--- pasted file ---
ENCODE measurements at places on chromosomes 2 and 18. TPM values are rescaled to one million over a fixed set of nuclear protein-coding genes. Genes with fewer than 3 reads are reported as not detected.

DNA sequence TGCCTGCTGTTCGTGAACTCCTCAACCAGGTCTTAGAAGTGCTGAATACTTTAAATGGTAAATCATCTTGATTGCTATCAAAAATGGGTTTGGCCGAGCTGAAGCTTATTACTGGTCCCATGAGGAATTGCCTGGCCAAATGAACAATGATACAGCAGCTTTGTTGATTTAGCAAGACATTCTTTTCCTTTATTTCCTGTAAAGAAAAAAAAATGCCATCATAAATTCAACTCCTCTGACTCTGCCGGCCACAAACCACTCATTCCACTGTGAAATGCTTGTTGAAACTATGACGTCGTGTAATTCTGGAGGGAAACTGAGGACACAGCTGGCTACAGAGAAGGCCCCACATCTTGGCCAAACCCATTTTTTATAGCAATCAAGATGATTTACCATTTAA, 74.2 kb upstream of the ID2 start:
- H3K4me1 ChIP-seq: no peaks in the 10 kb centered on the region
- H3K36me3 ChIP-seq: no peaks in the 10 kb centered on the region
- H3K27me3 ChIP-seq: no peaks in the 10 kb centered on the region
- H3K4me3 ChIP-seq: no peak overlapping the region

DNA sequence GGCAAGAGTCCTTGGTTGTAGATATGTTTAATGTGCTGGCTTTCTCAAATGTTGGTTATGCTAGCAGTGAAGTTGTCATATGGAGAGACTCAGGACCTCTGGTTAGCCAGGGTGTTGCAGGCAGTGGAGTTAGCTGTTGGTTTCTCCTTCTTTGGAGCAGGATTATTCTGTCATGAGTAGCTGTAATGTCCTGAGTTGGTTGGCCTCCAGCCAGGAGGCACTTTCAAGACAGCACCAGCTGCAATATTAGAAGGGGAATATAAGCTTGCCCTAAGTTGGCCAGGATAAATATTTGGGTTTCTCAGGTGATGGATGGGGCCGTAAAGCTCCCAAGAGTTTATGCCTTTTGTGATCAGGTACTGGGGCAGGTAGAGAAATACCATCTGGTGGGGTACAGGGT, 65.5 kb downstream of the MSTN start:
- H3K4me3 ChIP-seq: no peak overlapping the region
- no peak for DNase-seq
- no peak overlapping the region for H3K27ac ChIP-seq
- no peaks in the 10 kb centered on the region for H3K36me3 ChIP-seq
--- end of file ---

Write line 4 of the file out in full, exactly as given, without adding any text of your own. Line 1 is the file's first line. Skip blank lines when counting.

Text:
- H3K36me3 ChIP-seq: no peaks in the 10 kb centered on the region